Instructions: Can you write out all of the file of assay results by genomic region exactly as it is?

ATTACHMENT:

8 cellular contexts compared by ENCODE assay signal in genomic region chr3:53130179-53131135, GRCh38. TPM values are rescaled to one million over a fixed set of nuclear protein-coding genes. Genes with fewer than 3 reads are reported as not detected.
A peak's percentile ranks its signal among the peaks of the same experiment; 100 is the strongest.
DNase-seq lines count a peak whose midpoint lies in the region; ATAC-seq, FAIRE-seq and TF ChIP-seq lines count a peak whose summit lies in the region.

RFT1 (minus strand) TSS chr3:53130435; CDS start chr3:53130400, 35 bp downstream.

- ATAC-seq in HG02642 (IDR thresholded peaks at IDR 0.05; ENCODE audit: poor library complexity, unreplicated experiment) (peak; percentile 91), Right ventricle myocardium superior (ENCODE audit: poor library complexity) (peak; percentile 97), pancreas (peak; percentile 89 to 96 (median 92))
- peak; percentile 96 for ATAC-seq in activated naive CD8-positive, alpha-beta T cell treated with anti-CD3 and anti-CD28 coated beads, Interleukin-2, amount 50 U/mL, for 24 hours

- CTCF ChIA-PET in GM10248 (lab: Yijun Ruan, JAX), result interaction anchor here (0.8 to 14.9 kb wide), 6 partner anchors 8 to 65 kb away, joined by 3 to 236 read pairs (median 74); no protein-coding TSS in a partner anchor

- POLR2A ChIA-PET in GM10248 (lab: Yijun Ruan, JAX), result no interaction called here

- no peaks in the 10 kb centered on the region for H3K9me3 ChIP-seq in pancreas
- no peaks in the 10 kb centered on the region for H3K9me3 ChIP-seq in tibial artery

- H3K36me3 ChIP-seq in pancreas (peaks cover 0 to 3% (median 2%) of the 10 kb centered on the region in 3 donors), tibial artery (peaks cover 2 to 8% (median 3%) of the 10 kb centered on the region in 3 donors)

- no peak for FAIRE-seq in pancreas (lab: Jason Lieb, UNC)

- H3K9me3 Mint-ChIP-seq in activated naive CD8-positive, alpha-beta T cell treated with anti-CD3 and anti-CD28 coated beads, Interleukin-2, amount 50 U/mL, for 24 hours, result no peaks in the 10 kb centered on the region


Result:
8 cellular contexts compared by ENCODE assay signal in genomic region chr3:53130179-53131135, GRCh38. TPM values are rescaled to one million over a fixed set of nuclear protein-coding genes. Genes with fewer than 3 reads are reported as not detected.
A peak's percentile ranks its signal among the peaks of the same experiment; 100 is the strongest.
DNase-seq lines count a peak whose midpoint lies in the region; ATAC-seq, FAIRE-seq and TF ChIP-seq lines count a peak whose summit lies in the region.

RFT1 (minus strand) TSS chr3:53130435; CDS start chr3:53130400, 35 bp downstream.

- ATAC-seq in HG02642 (IDR thresholded peaks at IDR 0.05; ENCODE audit: poor library complexity, unreplicated experiment) (peak; percentile 91), Right ventricle myocardium superior (ENCODE audit: poor library complexity) (peak; percentile 97), pancreas (peak; percentile 89 to 96 (median 92))
- peak; percentile 96 for ATAC-seq in activated naive CD8-positive, alpha-beta T cell treated with anti-CD3 and anti-CD28 coated beads, Interleukin-2, amount 50 U/mL, for 24 hours

- CTCF ChIA-PET in GM10248 (lab: Yijun Ruan, JAX), result interaction anchor here (0.8 to 14.9 kb wide), 6 partner anchors 8 to 65 kb away, joined by 3 to 236 read pairs (median 74); no protein-coding TSS in a partner anchor

- POLR2A ChIA-PET in GM10248 (lab: Yijun Ruan, JAX), result no interaction called here

- no peaks in the 10 kb centered on the region for H3K9me3 ChIP-seq in pancreas
- no peaks in the 10 kb centered on the region for H3K9me3 ChIP-seq in tibial artery

- H3K36me3 ChIP-seq in pancreas (peaks cover 0 to 3% (median 2%) of the 10 kb centered on the region in 3 donors), tibial artery (peaks cover 2 to 8% (median 3%) of the 10 kb centered on the region in 3 donors)

- no peak for FAIRE-seq in pancreas (lab: Jason Lieb, UNC)

- H3K9me3 Mint-ChIP-seq in activated naive CD8-positive, alpha-beta T cell treated with anti-CD3 and anti-CD28 coated beads, Interleukin-2, amount 50 U/mL, for 24 hours, result no peaks in the 10 kb centered on the region